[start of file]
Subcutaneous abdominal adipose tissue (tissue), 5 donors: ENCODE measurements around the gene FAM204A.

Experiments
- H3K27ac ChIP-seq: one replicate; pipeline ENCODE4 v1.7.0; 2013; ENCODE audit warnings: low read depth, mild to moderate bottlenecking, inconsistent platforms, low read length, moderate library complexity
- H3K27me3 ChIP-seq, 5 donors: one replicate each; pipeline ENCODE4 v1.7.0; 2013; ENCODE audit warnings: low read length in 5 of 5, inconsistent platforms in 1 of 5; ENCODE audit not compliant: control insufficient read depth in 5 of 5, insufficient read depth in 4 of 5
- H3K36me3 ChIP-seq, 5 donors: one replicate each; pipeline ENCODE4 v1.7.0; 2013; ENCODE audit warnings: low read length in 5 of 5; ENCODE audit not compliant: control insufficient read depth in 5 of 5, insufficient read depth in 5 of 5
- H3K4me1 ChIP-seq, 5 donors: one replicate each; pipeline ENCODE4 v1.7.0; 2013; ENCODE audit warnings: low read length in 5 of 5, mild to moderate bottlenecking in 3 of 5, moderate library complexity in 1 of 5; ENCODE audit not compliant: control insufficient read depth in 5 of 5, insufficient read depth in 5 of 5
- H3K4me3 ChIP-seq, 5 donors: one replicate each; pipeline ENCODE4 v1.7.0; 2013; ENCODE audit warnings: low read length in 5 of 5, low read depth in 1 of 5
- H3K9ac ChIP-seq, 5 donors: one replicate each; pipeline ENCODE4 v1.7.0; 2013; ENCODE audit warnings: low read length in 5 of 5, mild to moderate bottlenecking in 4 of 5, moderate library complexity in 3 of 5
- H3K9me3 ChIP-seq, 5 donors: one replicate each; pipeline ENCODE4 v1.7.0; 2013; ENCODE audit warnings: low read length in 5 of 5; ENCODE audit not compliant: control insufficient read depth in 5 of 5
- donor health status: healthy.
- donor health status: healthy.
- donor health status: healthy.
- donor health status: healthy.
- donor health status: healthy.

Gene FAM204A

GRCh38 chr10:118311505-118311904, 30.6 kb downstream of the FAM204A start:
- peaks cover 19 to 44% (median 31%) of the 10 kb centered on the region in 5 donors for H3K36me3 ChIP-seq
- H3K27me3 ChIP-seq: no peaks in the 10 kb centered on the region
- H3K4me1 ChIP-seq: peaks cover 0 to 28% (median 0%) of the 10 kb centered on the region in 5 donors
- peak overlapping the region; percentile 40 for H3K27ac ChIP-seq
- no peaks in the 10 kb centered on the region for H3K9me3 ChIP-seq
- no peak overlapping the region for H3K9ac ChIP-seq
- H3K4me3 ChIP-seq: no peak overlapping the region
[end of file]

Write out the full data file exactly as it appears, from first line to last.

Subcutaneous abdominal adipose tissue (tissue), 5 donors: ENCODE measurements around the gene FAM204A.

Experiments
- H3K27ac ChIP-seq: one replicate; pipeline ENCODE4 v1.7.0; 2013; ENCODE audit warnings: low read depth, mild to moderate bottlenecking, inconsistent platforms, low read length, moderate library complexity
- H3K27me3 ChIP-seq, 5 donors: one replicate each; pipeline ENCODE4 v1.7.0; 2013; ENCODE audit warnings: low read length in 5 of 5, inconsistent platforms in 1 of 5; ENCODE audit not compliant: control insufficient read depth in 5 of 5, insufficient read depth in 4 of 5
- H3K36me3 ChIP-seq, 5 donors: one replicate each; pipeline ENCODE4 v1.7.0; 2013; ENCODE audit warnings: low read length in 5 of 5; ENCODE audit not compliant: control insufficient read depth in 5 of 5, insufficient read depth in 5 of 5
- H3K4me1 ChIP-seq, 5 donors: one replicate each; pipeline ENCODE4 v1.7.0; 2013; ENCODE audit warnings: low read length in 5 of 5, mild to moderate bottlenecking in 3 of 5, moderate library complexity in 1 of 5; ENCODE audit not compliant: control insufficient read depth in 5 of 5, insufficient read depth in 5 of 5
- H3K4me3 ChIP-seq, 5 donors: one replicate each; pipeline ENCODE4 v1.7.0; 2013; ENCODE audit warnings: low read length in 5 of 5, low read depth in 1 of 5
- H3K9ac ChIP-seq, 5 donors: one replicate each; pipeline ENCODE4 v1.7.0; 2013; ENCODE audit warnings: low read length in 5 of 5, mild to moderate bottlenecking in 4 of 5, moderate library complexity in 3 of 5
- H3K9me3 ChIP-seq, 5 donors: one replicate each; pipeline ENCODE4 v1.7.0; 2013; ENCODE audit warnings: low read length in 5 of 5; ENCODE audit not compliant: control insufficient read depth in 5 of 5
- donor health status: healthy.
- donor health status: healthy.
- donor health status: healthy.
- donor health status: healthy.
- donor health status: healthy.

Gene FAM204A

GRCh38 chr10:118311505-118311904, 30.6 kb downstream of the FAM204A start:
- peaks cover 19 to 44% (median 31%) of the 10 kb centered on the region in 5 donors for H3K36me3 ChIP-seq
- H3K27me3 ChIP-seq: no peaks in the 10 kb centered on the region
- H3K4me1 ChIP-seq: peaks cover 0 to 28% (median 0%) of the 10 kb centered on the region in 5 donors
- peak overlapping the region; percentile 40 for H3K27ac ChIP-seq
- no peaks in the 10 kb centered on the region for H3K9me3 ChIP-seq
- no peak overlapping the region for H3K9ac ChIP-seq
- H3K4me3 ChIP-seq: no peak overlapping the region